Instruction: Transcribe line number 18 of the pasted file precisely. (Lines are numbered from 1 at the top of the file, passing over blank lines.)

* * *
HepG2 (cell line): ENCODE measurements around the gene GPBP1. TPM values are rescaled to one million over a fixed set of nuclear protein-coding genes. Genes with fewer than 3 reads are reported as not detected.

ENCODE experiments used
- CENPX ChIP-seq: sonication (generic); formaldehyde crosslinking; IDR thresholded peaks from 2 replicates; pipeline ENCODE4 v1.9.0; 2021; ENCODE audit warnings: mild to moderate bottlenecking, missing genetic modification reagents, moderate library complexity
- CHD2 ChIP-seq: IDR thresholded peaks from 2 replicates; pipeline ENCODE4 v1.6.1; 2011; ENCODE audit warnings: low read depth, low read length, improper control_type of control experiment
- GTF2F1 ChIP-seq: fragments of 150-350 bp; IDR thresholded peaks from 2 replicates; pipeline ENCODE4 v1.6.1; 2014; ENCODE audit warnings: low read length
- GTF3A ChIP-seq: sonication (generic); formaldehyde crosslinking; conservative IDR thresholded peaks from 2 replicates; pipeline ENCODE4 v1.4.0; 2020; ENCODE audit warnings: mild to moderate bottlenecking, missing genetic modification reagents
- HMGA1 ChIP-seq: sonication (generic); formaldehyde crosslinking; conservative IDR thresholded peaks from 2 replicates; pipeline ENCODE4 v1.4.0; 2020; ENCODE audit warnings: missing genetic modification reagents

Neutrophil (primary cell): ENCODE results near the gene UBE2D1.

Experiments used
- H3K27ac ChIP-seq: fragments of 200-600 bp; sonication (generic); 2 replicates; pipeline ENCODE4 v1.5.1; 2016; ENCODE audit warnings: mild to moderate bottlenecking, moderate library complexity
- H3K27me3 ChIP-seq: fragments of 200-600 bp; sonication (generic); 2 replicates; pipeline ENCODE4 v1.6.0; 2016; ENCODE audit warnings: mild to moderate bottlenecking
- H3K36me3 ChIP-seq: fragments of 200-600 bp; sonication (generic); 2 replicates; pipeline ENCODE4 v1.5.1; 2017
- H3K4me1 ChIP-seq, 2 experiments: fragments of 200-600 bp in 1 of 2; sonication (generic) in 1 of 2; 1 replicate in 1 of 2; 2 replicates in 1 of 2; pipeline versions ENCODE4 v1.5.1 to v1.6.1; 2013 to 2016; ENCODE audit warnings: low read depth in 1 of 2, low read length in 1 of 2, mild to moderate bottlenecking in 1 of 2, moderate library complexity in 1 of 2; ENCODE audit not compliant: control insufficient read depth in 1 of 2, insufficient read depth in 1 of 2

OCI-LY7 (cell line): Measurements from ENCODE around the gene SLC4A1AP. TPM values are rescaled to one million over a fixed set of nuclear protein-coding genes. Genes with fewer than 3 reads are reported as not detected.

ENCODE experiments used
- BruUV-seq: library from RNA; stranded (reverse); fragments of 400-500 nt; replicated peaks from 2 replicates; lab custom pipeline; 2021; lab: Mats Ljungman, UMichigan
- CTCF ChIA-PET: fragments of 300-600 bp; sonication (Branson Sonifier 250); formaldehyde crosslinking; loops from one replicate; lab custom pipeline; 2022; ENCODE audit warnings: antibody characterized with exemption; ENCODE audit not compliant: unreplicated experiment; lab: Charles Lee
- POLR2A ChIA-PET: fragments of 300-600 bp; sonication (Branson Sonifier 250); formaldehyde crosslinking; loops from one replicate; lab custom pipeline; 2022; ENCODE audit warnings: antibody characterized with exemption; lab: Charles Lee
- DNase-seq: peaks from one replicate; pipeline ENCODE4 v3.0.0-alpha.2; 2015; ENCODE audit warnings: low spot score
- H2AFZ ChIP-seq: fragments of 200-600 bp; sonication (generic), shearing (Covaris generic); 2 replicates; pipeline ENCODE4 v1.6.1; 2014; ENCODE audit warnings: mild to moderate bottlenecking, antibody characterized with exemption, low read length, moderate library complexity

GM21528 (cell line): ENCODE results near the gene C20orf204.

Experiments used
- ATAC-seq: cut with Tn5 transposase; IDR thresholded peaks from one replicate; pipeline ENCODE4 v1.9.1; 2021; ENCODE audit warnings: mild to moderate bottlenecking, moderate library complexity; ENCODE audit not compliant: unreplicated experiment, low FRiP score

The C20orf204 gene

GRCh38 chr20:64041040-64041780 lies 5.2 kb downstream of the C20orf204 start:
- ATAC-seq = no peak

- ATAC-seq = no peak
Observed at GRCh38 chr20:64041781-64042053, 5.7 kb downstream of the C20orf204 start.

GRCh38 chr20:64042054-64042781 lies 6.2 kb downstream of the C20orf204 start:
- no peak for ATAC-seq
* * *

- POLR2A ChIA-PET: fragments of 300-600 bp; sonication (Branson Sonifier 250); formaldehyde crosslinking; loops from one replicate; lab custom pipeline; 2022; ENCODE audit warnings: antibody characterized with exemption; lab: Charles Lee